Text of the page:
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Poll: Vets Anxious about Return to Civilian Life

The Pentagon may soon be trimming its workforce. What if the private sector isn’t ready to receive the veterans who will soon be looking for work? A new poll shows vets are anxious about this very question. The Washington Post reports:

Among the most striking findings of the Veterans’ Employment Challenges study, released last week, is that 44 percent of veterans participating in the poll said they were not ready to make the transition to civilian life.

Veterans facing physical or mental-health issues were twice as likely as others to say they were not ready for the transition. In addition, close to half of those who said they were not ready said they needed more education or technical training. The poll was conducted by Prudential Financial in partnership with Iraq and Afghanistan Veterans of America.

Not all veterans are equally vulnerable. Military police, paralegals and helicopter mechanics have civilian counterparts, but some of the common (and dangerous) occupational specialties, such as combat infantry or artillery, struggle to find civilian work which relates to their particular skill set.

America needs to do a better job educating all of its young people for the modern workforce, and this is especially true for veterans, to whom the nation owes an enormous debt of gratitude.

We hope Via Meadia readers looking to hire will find ways to give vets a chance. They deserve it.

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  • cacrucil

    Why is the military downsizing when our elected leaders make it seem like a war with Iran could be in the works?

  • Mrs. Davis

    We plan to surrender.

  • Jim.

    Affirmative action needs to be revamped so that it favors people with military service — people who have put their [lives] on the line for this country — instead of along racial or gender lines.

    Those who argue that public peace depends on programs like AA would do well to consider the consequences of alienating combat-trained Americans with genuine grievances.

    It doesn’t help that Democrats want to downsize the military dramatically, either.

  • f1b0nacc1


    Even if the US participated in airstrikes against Iran (this is likely to be an Israeli-only show), these strikes would be accomplished using existing forces, and would be over in a relatively short (several weeks, at the outside) time. The military is transitioning from a force designed to fight several large wars simultaneously to one designed to fight one large and several small (or sub-small) wars more or less at the same time. Whether or not this is a desirable policy is a different debate, but certainly the potential strikes on Iran are not incompatible with this projected force.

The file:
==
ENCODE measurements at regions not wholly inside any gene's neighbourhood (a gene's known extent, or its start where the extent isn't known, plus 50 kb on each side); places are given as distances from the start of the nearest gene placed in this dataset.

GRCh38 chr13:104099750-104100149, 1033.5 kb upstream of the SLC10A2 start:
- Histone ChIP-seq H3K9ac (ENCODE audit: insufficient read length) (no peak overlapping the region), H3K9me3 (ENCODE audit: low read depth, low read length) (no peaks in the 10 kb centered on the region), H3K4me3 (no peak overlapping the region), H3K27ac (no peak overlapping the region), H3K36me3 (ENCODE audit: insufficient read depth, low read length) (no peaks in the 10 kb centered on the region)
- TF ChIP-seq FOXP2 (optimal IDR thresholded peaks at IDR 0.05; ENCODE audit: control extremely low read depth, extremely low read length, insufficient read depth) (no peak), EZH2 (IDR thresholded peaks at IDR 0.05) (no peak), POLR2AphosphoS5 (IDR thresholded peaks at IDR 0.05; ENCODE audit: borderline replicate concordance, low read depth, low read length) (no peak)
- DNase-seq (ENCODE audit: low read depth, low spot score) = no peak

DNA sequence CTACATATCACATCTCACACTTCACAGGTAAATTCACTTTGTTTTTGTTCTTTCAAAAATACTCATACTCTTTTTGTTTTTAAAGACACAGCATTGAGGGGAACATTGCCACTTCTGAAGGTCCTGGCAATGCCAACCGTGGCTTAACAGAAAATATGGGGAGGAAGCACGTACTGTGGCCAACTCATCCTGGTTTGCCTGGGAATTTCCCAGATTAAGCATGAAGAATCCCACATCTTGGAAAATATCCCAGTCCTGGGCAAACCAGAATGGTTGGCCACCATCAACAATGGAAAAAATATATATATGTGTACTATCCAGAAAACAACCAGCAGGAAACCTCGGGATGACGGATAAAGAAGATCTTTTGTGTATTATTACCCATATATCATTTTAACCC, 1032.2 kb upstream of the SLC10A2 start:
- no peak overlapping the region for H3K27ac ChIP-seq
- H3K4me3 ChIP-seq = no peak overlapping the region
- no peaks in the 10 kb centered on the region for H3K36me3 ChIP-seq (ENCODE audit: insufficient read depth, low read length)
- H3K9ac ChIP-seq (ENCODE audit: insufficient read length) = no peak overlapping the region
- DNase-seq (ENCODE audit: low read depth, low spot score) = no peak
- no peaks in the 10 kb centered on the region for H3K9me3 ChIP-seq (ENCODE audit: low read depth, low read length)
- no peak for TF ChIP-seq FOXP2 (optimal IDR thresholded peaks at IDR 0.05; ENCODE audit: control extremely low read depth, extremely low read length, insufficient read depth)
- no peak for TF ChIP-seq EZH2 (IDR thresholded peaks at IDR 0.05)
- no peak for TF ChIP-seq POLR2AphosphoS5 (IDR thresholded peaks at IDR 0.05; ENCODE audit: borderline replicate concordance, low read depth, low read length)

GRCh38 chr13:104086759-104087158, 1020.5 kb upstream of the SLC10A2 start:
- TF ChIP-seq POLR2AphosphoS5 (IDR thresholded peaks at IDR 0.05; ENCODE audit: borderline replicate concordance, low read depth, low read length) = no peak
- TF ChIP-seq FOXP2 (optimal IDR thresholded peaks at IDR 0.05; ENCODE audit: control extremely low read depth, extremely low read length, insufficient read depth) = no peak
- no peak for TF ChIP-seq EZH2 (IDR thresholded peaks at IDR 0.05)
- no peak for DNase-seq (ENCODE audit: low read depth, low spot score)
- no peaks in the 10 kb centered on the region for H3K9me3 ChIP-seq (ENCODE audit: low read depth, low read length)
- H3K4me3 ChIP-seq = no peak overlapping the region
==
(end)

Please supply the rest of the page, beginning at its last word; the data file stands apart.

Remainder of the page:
• Kenny

    Let me see if I have this right.

    Guys in the military are afraid they won’t find jobs when they leave the service. Given the chronically high unemployment rate under Obama, this is a legitimate fear.

    Yet at the same time, Obama grants pseudo-amnesty and green employment cards to ten thousands of illegal aliens – all to the praise of the elite for this despicable move.

    Explain that disconnect to us, Mr. Mead.

    And if you try, don’t dare to say that illegal aliens create jobs — they don’t; they consume jobs and social benefits designed & reserved for citizens. Fact.

  • Jim.


    Air strikes… because they gave us such wonderful results in Libya!


    Jobs for illegals but not for vets… that should work for an attack line against Obama.

  • Luke Lea

    Quite a contrast to the GI’s coming home from WWII. Use and forget seems to be the way we treat them today.

  • Kris

    “some of the common (and dangerous) occupational specialties, such as combat infantry or artillery, struggle to find civilian work which relates to their particular skill set.”

    Fear not! In the imminent Services Economy, people will hire their own bodyguard/soldier. This will be very handy in instances such as office politics. 🙂

    Jim@5: Just the other day, I hit my finger with a hammer.

  • f1b0nacc1


    Actually, air strikes did give us excellent results in Libya….IF you define excellent results as “destroying the Great Loon’s military”. Now, if you are talking about the aftermath of that destruction…obviously those were not good results which is precisely why I opposed those airstrikes at the time. In the case of Iran, we are not talking about regime change, we are talking about knocking out their nuclear program (and air defenses, etc.) and nothing more. Air strikes are a fine tool for this LIMITED OBJECTIVE (I would strongly oppose any US ground troops in Iran…my foreign policy with countries like this is “Rubble don’t make trouble”), but if you misuse any tool, you won’t get good results.

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